Three Technology Trends for Homeland Security
In 2013, the Department of Homeland Security (DHS) and its components must adopt information technology (IT) that is changing faster than ever with dramatically fewer resources.
As a company that supports DHS in information technology, we’ve seen a tremendous growth in work on emerging technologies in data analytics / big data, mobility, and cybersecurity. Agencies struggle to find funding for these, but know they can help leap frog a component and let them make meaningful impact on the mission.
Here are three trends to watch for in 2013 and 2014:
- Big Data- The White House has implemented several initiatives focused on leveraging the potential of big data analysis. DHS collects massive amounts of data on a daily basis. With the adoption of big data technology DHS will be able to analyze structured and unstructured data that is constantly changing to make real time decisions. Like agencies across the federal government, DHS’ challenge is to learn how to apply big data technology to cross-agency data sets to answer mission critical questions
- Mobility- DHS has begun to harness mobile technology to communicate with its employees, citizens and stakeholders as more people have begun to use tablets and smartphones as tools to digest information. DHS is exploring how mobile technology can affect how employs carry out their normal work functions. For example, the Federal Chief Information Officer has led the effort to assist federal agencies in adopting “Bring Your Own Device” (BYOD) programs. In a recent survey by Cisco, 69% IT leaders from a variety of industries supported BYOD programs as they allow employees to have more flexibility regarding, how, where and when they work and lead to employee driven improvements in collaboration and productivity. Mobile public applications at TSA and Government-only applications at FEMA are leading the way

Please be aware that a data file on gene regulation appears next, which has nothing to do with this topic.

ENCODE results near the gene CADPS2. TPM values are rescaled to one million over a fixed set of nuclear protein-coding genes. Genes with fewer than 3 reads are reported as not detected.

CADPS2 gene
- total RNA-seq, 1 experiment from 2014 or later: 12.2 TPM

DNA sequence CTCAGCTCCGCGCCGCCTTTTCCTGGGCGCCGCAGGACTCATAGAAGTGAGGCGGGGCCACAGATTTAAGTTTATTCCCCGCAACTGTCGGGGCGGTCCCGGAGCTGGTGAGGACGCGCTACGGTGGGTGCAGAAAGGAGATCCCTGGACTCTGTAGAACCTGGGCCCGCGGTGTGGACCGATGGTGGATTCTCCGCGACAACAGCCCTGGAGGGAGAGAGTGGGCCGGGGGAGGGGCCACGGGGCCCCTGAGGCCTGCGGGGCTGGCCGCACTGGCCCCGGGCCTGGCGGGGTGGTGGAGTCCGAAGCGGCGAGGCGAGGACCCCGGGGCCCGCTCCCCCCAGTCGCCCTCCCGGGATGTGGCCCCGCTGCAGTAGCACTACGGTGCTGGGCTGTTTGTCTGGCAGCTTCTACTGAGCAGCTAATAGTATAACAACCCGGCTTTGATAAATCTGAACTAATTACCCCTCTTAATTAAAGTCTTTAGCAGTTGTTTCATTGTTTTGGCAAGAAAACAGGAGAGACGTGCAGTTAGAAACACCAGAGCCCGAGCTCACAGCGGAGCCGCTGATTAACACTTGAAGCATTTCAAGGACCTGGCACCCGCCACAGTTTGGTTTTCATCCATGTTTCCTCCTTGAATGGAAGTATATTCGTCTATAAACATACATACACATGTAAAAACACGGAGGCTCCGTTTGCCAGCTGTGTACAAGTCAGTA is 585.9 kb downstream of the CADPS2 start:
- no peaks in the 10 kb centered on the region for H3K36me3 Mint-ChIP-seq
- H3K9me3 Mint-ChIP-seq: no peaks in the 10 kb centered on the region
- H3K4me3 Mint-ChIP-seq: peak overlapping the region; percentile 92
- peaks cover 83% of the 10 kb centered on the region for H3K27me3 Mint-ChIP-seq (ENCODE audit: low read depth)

- Cybersecurity- Agencies are establishing minimum standards for IT infrastructure to prevent cyber threats. In 2011 DHS’s OCIO launched an initiative to improve IT security across Department by improving management visibility and increasing education across all components. DHS will continue to work towards accomplishing all of the tasks outlined in this initiative throughout 2013 focusing on identifying and preventing cyber attacks.
So what is one key to success for DHS to show short-term progress in each of these three areas? Pilot programs that are small in scope, yet big in impact.
Smaller, quick projects that prove concepts that can be rapidly expanded are a proven way for a DHS component to make an impact before they invest millions in a solution. Larger programs face significant delays, funding constraints, stakeholder challenges, and extensive scrutiny. Smaller pilot projects allow an agency prove a concept, prove mission results, and can lead to larger implementations that have buy-in from stakeholders based on success.